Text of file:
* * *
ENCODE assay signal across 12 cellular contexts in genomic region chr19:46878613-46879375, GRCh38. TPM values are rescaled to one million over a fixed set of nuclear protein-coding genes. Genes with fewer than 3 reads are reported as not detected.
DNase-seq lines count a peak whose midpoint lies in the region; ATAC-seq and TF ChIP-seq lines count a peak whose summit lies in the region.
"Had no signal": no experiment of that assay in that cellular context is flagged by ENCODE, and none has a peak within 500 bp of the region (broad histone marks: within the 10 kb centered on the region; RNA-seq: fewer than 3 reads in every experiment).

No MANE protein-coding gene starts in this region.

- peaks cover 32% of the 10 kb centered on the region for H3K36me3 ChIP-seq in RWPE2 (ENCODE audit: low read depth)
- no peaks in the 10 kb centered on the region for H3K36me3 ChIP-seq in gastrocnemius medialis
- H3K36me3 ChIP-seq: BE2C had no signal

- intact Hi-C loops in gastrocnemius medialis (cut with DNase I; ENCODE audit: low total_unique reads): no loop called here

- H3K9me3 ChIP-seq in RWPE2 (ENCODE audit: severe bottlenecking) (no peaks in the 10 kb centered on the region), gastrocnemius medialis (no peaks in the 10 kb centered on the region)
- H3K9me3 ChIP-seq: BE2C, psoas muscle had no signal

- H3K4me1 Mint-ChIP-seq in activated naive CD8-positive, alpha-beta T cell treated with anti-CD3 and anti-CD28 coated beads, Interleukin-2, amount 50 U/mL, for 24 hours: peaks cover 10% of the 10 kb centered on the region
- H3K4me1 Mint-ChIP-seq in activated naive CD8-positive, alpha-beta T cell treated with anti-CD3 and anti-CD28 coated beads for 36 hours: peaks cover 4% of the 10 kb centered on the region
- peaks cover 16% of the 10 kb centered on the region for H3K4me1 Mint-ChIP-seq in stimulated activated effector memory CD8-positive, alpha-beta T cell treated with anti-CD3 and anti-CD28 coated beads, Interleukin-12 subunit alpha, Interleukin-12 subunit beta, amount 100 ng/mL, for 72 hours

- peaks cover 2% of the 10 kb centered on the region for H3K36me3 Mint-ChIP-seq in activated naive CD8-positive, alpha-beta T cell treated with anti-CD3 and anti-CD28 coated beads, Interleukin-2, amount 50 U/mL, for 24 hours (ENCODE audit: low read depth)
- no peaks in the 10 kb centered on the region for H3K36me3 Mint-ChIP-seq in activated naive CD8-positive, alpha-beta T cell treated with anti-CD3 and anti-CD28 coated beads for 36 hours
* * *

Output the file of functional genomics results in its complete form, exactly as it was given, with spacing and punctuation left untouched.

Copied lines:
ENCODE assay signal across 12 cellular contexts in genomic region chr19:46878613-46879375, GRCh38. TPM values are rescaled to one million over a fixed set of nuclear protein-coding genes. Genes with fewer than 3 reads are reported as not detected.
DNase-seq lines count a peak whose midpoint lies in the region; ATAC-seq and TF ChIP-seq lines count a peak whose summit lies in the region.
"Had no signal": no experiment of that assay in that cellular context is flagged by ENCODE, and none has a peak within 500 bp of the region (broad histone marks: within the 10 kb centered on the region; RNA-seq: fewer than 3 reads in every experiment).

No MANE protein-coding gene starts in this region.

- peaks cover 32% of the 10 kb centered on the region for H3K36me3 ChIP-seq in RWPE2 (ENCODE audit: low read depth)
- no peaks in the 10 kb centered on the region for H3K36me3 ChIP-seq in gastrocnemius medialis
- H3K36me3 ChIP-seq: BE2C had no signal

- intact Hi-C loops in gastrocnemius medialis (cut with DNase I; ENCODE audit: low total_unique reads): no loop called here

- H3K9me3 ChIP-seq in RWPE2 (ENCODE audit: severe bottlenecking) (no peaks in the 10 kb centered on the region), gastrocnemius medialis (no peaks in the 10 kb centered on the region)
- H3K9me3 ChIP-seq: BE2C, psoas muscle had no signal

- H3K4me1 Mint-ChIP-seq in activated naive CD8-positive, alpha-beta T cell treated with anti-CD3 and anti-CD28 coated beads, Interleukin-2, amount 50 U/mL, for 24 hours: peaks cover 10% of the 10 kb centered on the region
- H3K4me1 Mint-ChIP-seq in activated naive CD8-positive, alpha-beta T cell treated with anti-CD3 and anti-CD28 coated beads for 36 hours: peaks cover 4% of the 10 kb centered on the region
- peaks cover 16% of the 10 kb centered on the region for H3K4me1 Mint-ChIP-seq in stimulated activated effector memory CD8-positive, alpha-beta T cell treated with anti-CD3 and anti-CD28 coated beads, Interleukin-12 subunit alpha, Interleukin-12 subunit beta, amount 100 ng/mL, for 72 hours

- peaks cover 2% of the 10 kb centered on the region for H3K36me3 Mint-ChIP-seq in activated naive CD8-positive, alpha-beta T cell treated with anti-CD3 and anti-CD28 coated beads, Interleukin-2, amount 50 U/mL, for 24 hours (ENCODE audit: low read depth)
- no peaks in the 10 kb centered on the region for H3K36me3 Mint-ChIP-seq in activated naive CD8-positive, alpha-beta T cell treated with anti-CD3 and anti-CD28 coated beads for 36 hours